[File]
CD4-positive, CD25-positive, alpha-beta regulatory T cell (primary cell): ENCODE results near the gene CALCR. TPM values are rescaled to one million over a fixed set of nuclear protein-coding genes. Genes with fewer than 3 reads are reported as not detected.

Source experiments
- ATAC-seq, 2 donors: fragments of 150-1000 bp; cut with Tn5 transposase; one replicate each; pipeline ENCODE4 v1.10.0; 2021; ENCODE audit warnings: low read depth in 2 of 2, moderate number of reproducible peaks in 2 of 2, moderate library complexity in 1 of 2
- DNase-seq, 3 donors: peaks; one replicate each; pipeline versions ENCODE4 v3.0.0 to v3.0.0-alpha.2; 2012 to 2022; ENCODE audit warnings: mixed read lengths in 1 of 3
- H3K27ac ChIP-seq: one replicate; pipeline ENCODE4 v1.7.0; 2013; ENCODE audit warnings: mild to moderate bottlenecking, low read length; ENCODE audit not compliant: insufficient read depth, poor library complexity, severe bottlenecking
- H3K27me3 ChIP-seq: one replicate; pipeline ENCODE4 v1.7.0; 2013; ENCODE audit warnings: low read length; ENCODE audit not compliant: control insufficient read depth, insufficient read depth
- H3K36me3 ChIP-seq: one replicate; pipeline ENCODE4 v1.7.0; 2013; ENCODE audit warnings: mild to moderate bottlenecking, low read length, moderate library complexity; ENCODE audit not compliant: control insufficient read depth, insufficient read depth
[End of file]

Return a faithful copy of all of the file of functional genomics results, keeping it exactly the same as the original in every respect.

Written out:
CD4-positive, CD25-positive, alpha-beta regulatory T cell (primary cell): ENCODE results near the gene CALCR. TPM values are rescaled to one million over a fixed set of nuclear protein-coding genes. Genes with fewer than 3 reads are reported as not detected.

Source experiments
- ATAC-seq, 2 donors: fragments of 150-1000 bp; cut with Tn5 transposase; one replicate each; pipeline ENCODE4 v1.10.0; 2021; ENCODE audit warnings: low read depth in 2 of 2, moderate number of reproducible peaks in 2 of 2, moderate library complexity in 1 of 2
- DNase-seq, 3 donors: peaks; one replicate each; pipeline versions ENCODE4 v3.0.0 to v3.0.0-alpha.2; 2012 to 2022; ENCODE audit warnings: mixed read lengths in 1 of 3
- H3K27ac ChIP-seq: one replicate; pipeline ENCODE4 v1.7.0; 2013; ENCODE audit warnings: mild to moderate bottlenecking, low read length; ENCODE audit not compliant: insufficient read depth, poor library complexity, severe bottlenecking
- H3K27me3 ChIP-seq: one replicate; pipeline ENCODE4 v1.7.0; 2013; ENCODE audit warnings: low read length; ENCODE audit not compliant: control insufficient read depth, insufficient read depth
- H3K36me3 ChIP-seq: one replicate; pipeline ENCODE4 v1.7.0; 2013; ENCODE audit warnings: mild to moderate bottlenecking, low read length, moderate library complexity; ENCODE audit not compliant: control insufficient read depth, insufficient read depth